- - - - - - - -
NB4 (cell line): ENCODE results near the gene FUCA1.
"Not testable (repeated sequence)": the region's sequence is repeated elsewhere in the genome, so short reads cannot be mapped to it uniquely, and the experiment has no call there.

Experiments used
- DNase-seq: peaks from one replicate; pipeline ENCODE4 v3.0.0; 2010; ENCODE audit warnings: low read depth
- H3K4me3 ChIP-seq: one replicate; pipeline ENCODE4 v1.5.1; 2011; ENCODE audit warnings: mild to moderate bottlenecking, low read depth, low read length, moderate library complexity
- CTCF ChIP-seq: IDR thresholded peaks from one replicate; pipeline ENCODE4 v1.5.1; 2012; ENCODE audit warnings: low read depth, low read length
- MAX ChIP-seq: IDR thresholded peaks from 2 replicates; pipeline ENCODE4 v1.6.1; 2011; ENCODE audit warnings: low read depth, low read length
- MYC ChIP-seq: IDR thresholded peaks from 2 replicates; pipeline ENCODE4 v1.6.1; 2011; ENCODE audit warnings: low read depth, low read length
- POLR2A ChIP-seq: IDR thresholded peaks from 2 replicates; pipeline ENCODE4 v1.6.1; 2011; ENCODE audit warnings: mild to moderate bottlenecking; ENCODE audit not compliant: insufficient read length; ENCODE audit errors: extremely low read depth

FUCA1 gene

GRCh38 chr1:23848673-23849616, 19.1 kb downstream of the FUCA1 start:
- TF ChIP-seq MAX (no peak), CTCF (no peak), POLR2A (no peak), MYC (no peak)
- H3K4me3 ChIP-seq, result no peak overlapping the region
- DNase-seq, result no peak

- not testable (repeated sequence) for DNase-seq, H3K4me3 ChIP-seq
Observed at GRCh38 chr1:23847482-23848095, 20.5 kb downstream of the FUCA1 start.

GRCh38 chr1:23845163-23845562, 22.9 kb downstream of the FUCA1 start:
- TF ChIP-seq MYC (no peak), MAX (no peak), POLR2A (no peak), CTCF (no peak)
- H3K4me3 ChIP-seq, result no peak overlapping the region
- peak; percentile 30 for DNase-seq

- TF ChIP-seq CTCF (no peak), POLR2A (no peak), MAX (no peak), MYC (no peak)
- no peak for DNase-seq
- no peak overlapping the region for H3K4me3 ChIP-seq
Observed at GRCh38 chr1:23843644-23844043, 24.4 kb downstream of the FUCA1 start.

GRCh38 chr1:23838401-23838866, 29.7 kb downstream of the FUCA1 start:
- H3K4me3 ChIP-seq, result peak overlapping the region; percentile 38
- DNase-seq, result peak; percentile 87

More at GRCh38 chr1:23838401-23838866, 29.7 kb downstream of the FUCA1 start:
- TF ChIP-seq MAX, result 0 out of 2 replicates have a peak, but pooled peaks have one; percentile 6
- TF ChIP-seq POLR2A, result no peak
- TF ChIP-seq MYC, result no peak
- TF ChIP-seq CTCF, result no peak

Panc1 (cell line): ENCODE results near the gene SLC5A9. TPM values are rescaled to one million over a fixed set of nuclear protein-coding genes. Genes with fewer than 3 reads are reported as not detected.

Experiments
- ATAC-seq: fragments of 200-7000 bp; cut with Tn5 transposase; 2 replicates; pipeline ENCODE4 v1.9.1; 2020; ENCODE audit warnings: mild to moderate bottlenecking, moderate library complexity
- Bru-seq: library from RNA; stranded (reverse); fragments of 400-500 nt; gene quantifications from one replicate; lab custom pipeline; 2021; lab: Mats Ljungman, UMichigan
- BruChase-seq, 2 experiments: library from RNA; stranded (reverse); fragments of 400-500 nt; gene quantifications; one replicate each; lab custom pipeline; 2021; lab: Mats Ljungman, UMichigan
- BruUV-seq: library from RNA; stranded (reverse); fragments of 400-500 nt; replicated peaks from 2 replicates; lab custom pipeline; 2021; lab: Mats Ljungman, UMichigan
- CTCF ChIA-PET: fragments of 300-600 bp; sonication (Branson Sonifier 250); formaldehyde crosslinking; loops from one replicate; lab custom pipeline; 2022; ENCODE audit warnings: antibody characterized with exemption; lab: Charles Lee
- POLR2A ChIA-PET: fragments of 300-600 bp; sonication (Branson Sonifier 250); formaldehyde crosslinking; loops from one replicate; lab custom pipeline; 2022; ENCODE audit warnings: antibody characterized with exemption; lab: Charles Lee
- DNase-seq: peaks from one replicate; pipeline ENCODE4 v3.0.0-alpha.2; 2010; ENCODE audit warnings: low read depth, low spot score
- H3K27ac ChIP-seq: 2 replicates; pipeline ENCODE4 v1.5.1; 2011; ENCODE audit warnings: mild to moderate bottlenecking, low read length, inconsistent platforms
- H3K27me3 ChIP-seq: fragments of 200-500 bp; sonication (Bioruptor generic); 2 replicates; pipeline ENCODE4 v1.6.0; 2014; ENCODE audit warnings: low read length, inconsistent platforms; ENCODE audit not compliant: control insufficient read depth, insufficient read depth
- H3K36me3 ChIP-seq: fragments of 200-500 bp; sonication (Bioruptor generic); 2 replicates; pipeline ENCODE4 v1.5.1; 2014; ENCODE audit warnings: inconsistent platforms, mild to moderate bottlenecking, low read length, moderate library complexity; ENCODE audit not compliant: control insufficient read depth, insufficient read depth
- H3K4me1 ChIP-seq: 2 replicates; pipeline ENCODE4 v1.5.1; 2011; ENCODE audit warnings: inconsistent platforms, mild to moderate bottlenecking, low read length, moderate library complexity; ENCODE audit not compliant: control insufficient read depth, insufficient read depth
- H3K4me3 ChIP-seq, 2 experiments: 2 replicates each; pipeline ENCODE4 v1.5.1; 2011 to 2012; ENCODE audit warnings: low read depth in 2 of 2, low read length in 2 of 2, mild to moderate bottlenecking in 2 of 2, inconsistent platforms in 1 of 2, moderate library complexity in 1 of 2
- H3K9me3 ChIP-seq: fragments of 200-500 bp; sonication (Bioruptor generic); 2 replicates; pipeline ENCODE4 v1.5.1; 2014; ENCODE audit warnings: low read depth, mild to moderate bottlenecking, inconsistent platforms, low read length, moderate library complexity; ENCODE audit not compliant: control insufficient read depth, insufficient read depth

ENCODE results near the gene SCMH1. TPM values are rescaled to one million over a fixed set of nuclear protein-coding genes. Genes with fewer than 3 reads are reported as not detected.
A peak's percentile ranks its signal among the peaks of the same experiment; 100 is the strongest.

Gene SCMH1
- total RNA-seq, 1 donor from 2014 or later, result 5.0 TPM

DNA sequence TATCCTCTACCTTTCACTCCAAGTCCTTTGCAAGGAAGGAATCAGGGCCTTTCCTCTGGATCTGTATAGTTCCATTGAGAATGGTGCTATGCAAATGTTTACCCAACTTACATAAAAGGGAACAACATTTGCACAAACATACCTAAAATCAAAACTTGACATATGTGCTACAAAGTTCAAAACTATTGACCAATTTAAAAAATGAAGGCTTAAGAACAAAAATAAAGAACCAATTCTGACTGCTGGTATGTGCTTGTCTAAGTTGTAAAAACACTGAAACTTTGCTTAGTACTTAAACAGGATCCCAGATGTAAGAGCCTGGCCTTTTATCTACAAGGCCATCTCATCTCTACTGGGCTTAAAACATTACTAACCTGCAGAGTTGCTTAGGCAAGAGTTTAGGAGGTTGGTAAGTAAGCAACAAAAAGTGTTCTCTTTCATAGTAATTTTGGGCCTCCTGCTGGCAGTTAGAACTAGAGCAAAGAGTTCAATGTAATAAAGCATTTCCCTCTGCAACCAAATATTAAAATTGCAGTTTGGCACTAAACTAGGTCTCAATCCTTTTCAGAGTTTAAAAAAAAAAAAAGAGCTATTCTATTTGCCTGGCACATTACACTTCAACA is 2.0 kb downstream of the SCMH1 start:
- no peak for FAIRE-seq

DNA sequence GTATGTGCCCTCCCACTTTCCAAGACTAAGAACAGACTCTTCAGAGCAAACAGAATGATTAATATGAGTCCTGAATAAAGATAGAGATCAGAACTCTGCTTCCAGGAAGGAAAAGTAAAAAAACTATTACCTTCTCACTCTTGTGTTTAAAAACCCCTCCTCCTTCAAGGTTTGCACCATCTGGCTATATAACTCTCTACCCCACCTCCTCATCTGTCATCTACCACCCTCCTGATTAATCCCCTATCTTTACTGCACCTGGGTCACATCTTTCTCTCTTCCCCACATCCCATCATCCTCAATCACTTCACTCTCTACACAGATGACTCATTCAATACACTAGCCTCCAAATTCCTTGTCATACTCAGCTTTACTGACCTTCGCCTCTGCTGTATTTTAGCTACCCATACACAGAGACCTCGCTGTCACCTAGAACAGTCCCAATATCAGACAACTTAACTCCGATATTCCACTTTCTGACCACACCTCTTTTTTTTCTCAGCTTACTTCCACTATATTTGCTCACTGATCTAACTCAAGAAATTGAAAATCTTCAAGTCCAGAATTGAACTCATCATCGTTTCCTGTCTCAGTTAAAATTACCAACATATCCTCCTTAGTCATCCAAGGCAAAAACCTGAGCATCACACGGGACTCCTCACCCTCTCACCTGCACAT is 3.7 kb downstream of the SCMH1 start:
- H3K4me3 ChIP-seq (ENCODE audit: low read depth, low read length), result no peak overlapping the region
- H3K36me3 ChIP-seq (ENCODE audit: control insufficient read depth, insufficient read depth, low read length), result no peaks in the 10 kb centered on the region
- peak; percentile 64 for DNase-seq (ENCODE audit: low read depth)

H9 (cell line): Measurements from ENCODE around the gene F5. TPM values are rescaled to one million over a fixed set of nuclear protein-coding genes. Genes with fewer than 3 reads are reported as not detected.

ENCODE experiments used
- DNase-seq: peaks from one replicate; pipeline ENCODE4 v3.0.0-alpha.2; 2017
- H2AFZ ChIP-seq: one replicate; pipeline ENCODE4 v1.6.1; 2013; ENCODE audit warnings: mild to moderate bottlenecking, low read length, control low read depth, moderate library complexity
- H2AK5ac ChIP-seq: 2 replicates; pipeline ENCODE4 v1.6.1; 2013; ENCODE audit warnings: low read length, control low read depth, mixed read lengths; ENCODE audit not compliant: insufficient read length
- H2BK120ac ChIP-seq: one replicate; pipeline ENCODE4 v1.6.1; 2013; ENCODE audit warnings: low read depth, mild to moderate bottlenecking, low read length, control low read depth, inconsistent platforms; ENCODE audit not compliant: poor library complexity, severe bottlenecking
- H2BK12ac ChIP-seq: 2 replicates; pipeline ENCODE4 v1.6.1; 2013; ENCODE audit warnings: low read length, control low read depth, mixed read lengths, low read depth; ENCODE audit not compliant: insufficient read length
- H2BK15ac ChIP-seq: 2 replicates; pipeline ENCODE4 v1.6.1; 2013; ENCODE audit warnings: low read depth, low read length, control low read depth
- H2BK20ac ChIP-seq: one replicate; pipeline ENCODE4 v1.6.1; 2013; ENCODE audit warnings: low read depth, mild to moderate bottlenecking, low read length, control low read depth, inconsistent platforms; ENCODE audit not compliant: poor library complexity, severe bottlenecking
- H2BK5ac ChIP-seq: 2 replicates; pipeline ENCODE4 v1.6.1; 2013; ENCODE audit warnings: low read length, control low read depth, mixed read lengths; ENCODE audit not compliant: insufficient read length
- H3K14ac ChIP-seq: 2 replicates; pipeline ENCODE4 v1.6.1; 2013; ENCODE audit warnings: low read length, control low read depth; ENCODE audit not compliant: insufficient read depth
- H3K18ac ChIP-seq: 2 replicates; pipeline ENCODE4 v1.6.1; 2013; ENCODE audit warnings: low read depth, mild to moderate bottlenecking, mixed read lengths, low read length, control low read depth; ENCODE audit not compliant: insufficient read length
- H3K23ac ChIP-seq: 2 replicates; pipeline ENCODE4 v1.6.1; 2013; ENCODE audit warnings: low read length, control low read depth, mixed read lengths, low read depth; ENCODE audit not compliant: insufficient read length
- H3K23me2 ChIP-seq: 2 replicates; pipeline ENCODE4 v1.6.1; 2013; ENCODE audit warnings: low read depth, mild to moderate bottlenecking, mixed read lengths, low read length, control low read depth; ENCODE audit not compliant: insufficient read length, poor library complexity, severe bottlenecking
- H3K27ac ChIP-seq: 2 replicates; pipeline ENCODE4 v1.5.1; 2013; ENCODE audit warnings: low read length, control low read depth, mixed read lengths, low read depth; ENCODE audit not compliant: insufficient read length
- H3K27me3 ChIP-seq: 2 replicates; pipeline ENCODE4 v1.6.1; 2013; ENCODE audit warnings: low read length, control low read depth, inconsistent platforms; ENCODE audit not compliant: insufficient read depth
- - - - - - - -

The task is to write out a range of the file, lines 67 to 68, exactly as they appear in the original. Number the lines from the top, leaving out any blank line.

- H2BK5ac ChIP-seq: 2 replicates; pipeline ENCODE4 v1.6.1; 2013; ENCODE audit warnings: low read length, control low read depth, mixed read lengths; ENCODE audit not compliant: insufficient read length
- H3K14ac ChIP-seq: 2 replicates; pipeline ENCODE4 v1.6.1; 2013; ENCODE audit warnings: low read length, control low read depth; ENCODE audit not compliant: insufficient read depth